At over three decades in cask and two grand out of pocket, this better be a good whisky, no?

I’m happy to report that it is. The nose is dusty, deep, and rich, both woody and coal-fired, with notes of dark brown sugar and lightly vegetal overtones. The palate loads up from there, featuring notes of candied nuts, some menthol, clove-studded clementines, and a touch of floral character on the finish — rose petals, predominantly. The finish is quite warming, though it isn’t particularly high in alcohol, those fruity citrus notes giving it a bit of a hot cider character on the back end. The whisky lingers for the long haul, showcasing a melange of flavors that work together harmoniously.

This is one I kept going back to, a unique whisky that has tons of depth to explore.

101.8 proof. 700 bottles produced.

A- / $2000 /

Review: Caol Ila Unpeated 17 Years Old Limited Edition 2015

Caol Ila 17

Last year’s unpeated Caol Ila has been stretched from 15 to 17 years of age. Distilled in 1997, this second review in the 2015 Diageo Special Releases showcases the heart of Islay, sans the peat.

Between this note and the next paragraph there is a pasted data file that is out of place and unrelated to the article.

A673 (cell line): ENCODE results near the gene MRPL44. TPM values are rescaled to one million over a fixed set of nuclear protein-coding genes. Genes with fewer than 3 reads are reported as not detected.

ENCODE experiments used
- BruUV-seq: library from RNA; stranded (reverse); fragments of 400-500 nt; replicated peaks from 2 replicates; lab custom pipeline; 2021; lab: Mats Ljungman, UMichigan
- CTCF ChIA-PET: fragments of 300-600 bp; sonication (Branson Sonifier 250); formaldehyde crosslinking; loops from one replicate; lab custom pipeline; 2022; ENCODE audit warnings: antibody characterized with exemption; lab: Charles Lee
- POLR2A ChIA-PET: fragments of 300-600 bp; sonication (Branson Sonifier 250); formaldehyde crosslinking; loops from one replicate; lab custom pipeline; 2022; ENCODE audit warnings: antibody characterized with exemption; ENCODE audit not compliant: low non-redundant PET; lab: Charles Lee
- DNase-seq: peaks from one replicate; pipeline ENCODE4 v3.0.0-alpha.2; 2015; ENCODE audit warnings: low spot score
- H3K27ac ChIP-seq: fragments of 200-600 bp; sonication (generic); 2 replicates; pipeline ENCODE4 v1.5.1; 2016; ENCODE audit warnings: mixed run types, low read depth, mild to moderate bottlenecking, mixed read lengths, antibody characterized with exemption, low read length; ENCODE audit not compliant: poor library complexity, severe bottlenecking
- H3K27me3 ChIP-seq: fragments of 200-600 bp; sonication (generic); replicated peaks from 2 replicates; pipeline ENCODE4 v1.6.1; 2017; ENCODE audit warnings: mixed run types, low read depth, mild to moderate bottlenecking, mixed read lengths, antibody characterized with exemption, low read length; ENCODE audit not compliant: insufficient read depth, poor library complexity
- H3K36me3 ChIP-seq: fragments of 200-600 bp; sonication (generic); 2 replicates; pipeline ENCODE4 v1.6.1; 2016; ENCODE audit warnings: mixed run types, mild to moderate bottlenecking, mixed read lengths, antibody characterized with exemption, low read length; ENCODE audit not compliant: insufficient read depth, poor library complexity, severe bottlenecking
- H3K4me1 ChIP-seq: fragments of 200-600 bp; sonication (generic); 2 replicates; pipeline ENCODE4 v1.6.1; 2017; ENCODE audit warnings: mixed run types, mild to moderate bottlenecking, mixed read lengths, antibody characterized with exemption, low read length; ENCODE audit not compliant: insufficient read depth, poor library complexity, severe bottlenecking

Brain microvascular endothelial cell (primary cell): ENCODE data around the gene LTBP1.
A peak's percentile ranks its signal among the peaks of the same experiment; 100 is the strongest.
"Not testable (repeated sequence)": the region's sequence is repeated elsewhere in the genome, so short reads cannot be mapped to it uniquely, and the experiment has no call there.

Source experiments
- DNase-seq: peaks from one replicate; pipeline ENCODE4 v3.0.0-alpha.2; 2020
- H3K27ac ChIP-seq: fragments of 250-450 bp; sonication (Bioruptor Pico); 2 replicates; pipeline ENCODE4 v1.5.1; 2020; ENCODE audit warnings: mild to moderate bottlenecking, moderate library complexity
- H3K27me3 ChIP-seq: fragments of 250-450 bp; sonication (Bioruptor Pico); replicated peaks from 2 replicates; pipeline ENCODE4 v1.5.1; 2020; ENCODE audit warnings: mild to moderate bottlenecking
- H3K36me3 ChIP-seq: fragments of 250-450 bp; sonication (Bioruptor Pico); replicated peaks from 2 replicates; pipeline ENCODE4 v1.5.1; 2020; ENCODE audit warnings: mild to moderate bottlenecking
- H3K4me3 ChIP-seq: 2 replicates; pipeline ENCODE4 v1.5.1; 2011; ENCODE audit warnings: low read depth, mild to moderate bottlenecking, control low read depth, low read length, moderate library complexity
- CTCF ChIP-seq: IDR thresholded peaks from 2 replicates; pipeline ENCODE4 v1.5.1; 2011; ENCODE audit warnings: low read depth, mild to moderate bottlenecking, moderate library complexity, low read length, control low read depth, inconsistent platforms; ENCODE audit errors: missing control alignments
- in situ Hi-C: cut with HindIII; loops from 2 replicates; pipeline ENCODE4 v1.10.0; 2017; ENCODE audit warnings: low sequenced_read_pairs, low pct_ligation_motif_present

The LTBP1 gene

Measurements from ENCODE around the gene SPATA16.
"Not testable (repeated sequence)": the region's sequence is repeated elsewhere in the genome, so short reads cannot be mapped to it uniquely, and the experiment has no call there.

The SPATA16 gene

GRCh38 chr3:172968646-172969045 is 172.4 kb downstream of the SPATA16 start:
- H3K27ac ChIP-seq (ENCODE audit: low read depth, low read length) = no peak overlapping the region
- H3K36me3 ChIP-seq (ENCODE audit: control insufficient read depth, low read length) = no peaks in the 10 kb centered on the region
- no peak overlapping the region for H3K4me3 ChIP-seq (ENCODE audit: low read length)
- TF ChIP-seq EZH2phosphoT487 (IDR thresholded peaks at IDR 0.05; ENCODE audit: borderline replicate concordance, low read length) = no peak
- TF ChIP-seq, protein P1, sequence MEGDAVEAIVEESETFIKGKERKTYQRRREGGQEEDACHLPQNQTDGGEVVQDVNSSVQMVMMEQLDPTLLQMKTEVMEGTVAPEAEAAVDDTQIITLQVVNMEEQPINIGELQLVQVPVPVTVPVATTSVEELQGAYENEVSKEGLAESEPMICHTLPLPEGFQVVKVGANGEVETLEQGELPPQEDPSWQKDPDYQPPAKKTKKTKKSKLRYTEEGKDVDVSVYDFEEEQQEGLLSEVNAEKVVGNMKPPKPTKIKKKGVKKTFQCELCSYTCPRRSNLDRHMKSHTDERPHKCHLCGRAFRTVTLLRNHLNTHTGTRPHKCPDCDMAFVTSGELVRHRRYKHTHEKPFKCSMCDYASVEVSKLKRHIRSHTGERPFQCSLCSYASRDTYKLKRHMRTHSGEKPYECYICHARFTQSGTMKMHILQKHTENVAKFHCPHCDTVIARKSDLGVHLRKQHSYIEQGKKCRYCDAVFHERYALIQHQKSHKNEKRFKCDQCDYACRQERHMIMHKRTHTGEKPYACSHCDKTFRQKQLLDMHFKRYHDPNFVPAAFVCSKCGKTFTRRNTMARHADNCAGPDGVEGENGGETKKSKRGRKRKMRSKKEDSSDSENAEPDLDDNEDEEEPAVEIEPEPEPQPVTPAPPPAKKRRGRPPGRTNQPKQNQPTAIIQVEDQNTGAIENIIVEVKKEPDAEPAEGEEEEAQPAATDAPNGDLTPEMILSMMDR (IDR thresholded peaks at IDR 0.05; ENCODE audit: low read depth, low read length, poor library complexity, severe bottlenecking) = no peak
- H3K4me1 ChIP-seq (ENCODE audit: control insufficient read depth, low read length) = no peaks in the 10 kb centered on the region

The nose is quite salty and laden with iodine, slightly smoky — secondhand peat, perhaps. Hints of citrus waft up beneath. On the palate, the Caol Ila is a little closed off, lightly herbal and malty, but heady with alcohol. Water brings out the smoky elements more than anything else, along with substantial herbal notes — cinnamon and nutmeg, plus some mint. Nougat is big on the body, plus some curious notes of caramelized carrots and orange blossoms.

There’s no shortage of activity and excitement in this whisky, but I still feel like it’s trying to find a way to completely gel. How many more years that will take is anyone’s guess.

111.8 proof.

B+ / $140 /

Review: Clynelish Select Reserve Limited Edition 2015